Greek Museum Planners Prepare for Herculean Task
Wednesday, May 30, 2007
ATHENS, May 29 -- The Acropolis sculptures survived on the ancient hill for 2,500 years despite war, weather and looting. But their remaining days there are numbered.
Three hundred marble statues soon will be moved off the Acropolis to a new museum, Greek officials said Tuesday.
The sculptures, weighing up to 2 1/2 tons each, were carved in the 6th and 5th centuries B.C. to decorate the Parthenon and other temples. Most are now exhibited in a small museum on the Acropolis.
A new glass and concrete museum, at the foot of the hill specifically to house all the Acropolis finds, will open in early 2008, Culture Minister George Voulgarakis said. A huge operation will start in September to move the marble works to the new facility, he said.
"It will be a very difficult undertaking," said Voulgarakis. "This has never been done before. [But] I think everything will go well."
Three cranes, standing up to 165 feet tall, will relay the sculptures from the old museum on the Acropolis to the new $174 million building -- a distance of about a quarter-mile.
Among the works to be moved will be four caryatids from the Erechtheion temple -- decorative statues that held up a small porch -- and sections of the Parthenon pediment and 530-foot frieze.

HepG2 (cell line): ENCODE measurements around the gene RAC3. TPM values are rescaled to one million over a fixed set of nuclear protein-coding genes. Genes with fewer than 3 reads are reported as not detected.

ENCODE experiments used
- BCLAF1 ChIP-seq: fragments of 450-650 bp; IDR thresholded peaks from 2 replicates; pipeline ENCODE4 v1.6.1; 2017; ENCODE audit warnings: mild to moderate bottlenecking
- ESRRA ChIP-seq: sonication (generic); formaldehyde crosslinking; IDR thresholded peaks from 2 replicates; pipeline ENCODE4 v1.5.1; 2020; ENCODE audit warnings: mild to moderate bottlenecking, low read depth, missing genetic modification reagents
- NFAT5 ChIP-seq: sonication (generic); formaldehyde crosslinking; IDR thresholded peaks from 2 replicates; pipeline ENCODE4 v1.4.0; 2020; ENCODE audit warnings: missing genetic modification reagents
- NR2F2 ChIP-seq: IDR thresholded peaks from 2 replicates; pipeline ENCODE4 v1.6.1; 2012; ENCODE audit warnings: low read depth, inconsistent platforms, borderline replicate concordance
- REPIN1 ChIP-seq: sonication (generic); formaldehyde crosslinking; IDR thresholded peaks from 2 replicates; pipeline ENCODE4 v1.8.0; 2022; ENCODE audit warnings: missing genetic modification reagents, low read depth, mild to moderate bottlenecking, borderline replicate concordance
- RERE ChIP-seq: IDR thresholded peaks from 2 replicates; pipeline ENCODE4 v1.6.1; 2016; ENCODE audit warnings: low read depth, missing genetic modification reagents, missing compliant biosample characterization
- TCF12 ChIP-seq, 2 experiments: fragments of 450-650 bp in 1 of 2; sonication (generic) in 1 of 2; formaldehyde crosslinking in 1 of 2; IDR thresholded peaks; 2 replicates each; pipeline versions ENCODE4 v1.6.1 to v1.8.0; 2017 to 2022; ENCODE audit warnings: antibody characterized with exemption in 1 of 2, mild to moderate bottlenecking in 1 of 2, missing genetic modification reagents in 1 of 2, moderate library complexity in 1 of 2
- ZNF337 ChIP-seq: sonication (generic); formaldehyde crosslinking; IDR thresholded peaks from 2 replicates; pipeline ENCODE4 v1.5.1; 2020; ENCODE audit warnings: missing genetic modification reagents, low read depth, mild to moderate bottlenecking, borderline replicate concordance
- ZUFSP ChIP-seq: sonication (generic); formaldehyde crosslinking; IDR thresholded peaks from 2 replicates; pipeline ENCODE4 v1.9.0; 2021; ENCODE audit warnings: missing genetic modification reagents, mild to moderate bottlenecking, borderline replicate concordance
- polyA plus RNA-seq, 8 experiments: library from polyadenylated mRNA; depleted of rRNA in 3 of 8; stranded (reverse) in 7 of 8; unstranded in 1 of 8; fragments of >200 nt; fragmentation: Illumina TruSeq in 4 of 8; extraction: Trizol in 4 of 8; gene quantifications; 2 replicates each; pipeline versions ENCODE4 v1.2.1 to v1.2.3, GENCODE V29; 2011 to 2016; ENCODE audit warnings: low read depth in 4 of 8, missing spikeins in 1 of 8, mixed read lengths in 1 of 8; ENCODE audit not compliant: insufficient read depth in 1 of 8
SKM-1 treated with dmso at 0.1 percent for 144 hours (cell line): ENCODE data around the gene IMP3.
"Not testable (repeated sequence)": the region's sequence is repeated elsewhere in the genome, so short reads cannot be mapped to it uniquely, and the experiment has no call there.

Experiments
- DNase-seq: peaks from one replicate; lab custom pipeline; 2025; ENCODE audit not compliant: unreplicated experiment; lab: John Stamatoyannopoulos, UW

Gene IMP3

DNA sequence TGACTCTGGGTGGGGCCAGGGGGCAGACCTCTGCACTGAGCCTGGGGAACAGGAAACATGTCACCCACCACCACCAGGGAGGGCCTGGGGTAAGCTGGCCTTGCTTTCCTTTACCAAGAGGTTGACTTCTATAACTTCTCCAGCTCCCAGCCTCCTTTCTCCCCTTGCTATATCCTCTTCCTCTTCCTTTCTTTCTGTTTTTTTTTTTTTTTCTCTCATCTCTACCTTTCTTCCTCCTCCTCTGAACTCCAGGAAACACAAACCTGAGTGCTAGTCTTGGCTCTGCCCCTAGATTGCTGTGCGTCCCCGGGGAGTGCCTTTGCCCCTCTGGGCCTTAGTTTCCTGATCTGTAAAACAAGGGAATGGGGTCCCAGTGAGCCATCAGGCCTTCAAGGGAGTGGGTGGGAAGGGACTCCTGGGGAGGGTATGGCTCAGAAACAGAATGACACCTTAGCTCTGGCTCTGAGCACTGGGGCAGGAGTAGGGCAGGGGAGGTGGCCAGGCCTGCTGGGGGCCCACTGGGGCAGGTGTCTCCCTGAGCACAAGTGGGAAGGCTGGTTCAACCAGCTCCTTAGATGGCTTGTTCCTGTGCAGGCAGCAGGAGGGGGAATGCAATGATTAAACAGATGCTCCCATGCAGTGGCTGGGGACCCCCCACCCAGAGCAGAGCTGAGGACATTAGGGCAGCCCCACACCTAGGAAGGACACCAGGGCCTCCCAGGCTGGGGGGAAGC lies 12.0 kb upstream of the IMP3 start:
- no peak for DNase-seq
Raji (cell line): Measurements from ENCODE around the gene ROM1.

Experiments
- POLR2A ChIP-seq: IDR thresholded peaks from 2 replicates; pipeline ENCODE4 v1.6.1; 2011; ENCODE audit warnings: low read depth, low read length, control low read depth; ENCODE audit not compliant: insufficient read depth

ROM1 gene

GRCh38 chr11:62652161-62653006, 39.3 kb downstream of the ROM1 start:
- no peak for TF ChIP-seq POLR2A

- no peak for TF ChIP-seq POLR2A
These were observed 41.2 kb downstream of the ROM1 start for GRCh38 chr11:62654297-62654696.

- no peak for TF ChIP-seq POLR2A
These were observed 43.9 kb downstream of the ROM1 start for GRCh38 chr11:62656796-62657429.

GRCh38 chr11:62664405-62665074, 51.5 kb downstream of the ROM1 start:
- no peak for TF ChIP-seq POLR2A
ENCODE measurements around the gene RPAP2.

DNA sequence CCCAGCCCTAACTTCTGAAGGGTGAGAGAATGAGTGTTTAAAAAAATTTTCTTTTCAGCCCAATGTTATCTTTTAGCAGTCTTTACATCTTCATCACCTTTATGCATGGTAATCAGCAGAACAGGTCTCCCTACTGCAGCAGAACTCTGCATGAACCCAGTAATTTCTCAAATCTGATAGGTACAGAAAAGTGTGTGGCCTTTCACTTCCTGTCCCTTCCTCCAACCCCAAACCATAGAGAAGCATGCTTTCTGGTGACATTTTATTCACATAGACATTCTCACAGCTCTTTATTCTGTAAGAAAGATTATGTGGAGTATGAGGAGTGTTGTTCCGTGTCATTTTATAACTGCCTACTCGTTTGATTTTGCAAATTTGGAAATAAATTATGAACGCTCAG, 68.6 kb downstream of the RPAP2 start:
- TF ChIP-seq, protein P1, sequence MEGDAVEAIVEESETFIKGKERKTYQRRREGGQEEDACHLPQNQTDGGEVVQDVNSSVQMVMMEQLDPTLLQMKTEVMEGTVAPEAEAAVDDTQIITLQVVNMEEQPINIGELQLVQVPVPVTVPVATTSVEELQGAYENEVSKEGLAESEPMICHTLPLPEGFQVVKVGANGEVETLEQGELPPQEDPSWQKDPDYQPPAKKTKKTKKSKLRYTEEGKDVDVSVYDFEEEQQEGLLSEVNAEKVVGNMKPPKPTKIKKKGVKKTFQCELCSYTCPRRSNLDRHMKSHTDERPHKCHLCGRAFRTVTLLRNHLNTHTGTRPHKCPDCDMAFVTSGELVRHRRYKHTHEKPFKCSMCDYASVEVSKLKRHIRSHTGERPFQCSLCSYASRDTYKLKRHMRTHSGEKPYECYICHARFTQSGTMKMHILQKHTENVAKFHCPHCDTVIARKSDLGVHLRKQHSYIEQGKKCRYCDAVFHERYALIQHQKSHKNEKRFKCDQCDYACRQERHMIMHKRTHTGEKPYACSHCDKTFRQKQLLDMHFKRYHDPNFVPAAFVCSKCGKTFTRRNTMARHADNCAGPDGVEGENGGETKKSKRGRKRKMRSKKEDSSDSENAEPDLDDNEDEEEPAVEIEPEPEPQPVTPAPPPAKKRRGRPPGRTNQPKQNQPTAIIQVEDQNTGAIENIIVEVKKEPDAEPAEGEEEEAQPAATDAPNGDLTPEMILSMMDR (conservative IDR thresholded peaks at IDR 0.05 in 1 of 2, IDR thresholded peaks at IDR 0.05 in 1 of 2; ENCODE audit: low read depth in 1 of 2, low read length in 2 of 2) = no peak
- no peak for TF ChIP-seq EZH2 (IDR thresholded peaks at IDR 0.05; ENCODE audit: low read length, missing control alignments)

The sculptures will be stored in foam-packed metal boxes, while the cranes are designed to absorb shocks that could damage the precious works.
The operation will cost $3.4 million and is scheduled to finish by the end of this year, Voulgarakis said. The old Acropolis museum will close to visitors in July to facilitate the move, he said.
"It will depend on the weather, too," he said. "Our main concern was to ensure the works' safe transportation and that minimal damage is caused to the monuments. The cost is not a concern."
The move will be insured, although that could be complicated.
"These works are beyond price," Voulgarakis said. "Nobody can set a precise value to one of the caryatids."
Initially scheduled for completion before the 2004 Athens Olympics, construction of the 215,000-square-foot museum was delayed by long-running legal fights and new archaeological discoveries at the site.
The top of the two-story building will be a glass hall containing the Parthenon sculptures. The glass walls will allow visitors a direct view of the ancient temple.
Blank spaces will be left for sculptures removed from the Parthenon two centuries ago by British diplomat Lord Elgin, which are now in the British Museum in London. Greece has campaigned long and unsuccessfully for their return.
In addition to the Parthenon sculptures, the 150,000-square-foot exhibition area will contain more than 4,000 works -- 10 times the number on display in the old museum. Most have never been exhibited before.
"Many more of the Parthenon's sculptures will be on view in the new display, including many that are now in storage, or fragments that have been reassembled in the 1980s and 1990s," said archaeologist Alexandros Mantis.
The new museum was designed by U.S.-based architect Bernard Tschumi in collaboration with Greece's Michael Photiades. It will incorporate, under a glass cover, building remains from a 3rd-to-7th-century Athenian neighborhood discovered in the 1990s during preliminary work on the site.